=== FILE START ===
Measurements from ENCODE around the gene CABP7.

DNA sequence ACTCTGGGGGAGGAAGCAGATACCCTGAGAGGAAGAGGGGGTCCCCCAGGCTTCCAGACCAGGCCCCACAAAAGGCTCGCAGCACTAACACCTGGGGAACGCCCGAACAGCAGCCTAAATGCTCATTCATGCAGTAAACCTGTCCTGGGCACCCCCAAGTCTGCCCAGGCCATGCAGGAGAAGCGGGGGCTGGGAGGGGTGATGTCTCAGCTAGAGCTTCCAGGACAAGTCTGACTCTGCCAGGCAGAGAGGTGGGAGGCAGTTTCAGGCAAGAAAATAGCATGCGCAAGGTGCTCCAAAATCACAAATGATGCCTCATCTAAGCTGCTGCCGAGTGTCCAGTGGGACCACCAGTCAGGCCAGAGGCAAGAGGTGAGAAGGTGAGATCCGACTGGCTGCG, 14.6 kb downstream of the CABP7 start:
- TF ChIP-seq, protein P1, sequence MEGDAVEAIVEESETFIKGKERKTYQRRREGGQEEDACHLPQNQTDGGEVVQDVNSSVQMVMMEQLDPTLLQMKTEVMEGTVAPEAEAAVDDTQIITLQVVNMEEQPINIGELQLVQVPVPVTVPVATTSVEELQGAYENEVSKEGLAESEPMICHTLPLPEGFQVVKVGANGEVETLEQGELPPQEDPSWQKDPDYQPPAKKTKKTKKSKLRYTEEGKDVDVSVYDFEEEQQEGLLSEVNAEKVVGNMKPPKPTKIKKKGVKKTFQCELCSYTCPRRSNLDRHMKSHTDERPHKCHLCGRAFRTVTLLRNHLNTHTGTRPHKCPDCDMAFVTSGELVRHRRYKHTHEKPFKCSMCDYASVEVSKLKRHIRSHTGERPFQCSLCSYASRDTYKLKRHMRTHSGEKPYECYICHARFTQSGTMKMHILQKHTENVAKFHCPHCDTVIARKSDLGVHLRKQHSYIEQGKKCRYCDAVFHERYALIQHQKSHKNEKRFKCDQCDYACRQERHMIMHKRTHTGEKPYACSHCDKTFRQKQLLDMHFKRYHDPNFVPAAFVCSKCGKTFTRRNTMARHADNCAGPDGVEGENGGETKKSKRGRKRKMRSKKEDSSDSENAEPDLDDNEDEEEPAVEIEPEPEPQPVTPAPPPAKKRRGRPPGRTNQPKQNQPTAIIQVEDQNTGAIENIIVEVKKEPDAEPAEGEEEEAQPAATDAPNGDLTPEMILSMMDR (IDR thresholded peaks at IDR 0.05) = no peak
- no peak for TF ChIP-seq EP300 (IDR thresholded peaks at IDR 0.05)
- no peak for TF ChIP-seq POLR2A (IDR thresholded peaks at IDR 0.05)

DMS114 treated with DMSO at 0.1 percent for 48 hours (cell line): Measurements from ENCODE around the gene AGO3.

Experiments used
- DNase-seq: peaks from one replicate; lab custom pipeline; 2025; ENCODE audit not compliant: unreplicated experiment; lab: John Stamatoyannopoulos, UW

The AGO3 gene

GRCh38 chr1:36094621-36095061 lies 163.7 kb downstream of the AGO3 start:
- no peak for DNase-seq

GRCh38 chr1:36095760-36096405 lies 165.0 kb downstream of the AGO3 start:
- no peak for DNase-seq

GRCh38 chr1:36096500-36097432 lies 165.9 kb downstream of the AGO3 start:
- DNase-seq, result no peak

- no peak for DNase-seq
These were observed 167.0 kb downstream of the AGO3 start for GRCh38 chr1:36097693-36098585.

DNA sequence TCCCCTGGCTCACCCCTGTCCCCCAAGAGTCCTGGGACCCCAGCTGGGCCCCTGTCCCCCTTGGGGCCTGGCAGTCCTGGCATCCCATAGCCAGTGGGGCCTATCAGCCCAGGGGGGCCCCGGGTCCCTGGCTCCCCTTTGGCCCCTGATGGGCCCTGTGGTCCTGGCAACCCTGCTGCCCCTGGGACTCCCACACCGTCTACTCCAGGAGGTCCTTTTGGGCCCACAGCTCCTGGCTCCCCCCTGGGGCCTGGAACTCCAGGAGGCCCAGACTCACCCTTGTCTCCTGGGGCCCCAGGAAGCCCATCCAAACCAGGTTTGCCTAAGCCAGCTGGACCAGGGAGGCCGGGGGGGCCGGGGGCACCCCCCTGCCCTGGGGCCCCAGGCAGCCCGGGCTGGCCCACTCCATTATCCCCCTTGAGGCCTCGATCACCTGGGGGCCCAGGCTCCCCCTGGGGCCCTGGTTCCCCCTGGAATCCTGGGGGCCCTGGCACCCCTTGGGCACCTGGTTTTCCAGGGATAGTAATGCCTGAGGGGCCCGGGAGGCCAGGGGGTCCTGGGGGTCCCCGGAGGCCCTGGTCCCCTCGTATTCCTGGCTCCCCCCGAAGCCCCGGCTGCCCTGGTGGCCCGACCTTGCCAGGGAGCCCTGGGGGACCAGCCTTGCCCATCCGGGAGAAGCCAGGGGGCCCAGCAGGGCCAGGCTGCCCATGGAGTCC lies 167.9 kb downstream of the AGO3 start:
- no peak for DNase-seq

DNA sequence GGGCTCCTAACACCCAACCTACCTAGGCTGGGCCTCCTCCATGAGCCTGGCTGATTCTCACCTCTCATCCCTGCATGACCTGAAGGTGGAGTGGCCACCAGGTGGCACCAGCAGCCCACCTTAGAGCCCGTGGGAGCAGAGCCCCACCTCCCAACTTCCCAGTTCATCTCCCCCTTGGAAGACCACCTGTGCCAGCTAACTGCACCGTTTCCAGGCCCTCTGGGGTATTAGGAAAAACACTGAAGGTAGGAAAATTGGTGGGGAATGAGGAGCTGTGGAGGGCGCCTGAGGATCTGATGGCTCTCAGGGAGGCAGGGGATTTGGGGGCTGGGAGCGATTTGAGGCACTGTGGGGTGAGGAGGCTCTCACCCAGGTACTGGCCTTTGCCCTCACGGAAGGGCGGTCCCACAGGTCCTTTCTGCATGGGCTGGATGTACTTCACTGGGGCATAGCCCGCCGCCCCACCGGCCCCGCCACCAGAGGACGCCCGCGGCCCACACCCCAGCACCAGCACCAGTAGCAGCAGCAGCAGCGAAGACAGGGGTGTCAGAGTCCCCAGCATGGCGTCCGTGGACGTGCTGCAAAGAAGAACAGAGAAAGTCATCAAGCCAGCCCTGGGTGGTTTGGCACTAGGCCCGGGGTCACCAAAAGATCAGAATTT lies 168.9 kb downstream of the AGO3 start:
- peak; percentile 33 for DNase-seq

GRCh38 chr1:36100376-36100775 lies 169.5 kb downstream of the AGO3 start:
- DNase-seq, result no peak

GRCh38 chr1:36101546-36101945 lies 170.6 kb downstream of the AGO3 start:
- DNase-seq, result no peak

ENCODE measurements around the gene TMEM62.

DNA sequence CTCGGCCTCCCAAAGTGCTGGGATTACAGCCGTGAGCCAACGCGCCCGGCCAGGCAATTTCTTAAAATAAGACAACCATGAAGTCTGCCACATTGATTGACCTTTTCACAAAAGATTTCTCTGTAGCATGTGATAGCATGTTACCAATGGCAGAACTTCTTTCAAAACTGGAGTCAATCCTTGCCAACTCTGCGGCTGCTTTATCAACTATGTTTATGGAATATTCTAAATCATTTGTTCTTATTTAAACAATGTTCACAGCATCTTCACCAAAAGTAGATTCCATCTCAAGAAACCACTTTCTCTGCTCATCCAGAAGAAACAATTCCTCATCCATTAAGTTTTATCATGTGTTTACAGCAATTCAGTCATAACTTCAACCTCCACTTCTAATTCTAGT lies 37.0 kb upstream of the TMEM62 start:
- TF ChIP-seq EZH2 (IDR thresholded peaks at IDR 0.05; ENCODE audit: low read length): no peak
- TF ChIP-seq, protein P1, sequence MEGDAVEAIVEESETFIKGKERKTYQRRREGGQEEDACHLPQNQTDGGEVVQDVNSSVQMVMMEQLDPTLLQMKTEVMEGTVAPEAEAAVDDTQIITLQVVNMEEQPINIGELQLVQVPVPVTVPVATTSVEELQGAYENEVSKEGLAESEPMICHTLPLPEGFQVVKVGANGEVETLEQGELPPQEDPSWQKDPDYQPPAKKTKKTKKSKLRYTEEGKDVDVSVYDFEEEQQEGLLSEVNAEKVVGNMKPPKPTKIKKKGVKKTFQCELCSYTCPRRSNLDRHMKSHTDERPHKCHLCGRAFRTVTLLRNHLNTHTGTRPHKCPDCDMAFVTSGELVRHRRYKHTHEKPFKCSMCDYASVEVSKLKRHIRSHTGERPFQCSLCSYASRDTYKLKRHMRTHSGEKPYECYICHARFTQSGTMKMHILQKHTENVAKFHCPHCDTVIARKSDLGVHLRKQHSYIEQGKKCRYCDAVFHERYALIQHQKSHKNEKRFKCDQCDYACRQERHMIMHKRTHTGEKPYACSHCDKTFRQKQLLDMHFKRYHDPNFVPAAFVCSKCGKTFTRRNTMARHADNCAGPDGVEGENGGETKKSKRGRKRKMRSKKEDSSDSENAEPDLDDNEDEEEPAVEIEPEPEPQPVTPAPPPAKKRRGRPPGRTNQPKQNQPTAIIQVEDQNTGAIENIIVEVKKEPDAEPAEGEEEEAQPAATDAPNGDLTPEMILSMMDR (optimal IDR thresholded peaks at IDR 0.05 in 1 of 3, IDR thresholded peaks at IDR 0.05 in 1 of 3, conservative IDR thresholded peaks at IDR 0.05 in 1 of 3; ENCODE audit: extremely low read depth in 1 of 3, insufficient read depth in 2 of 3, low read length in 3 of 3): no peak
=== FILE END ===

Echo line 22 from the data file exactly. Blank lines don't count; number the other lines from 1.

GRCh38 chr1:36100376-36100775 lies 169.5 kb downstream of the AGO3 start: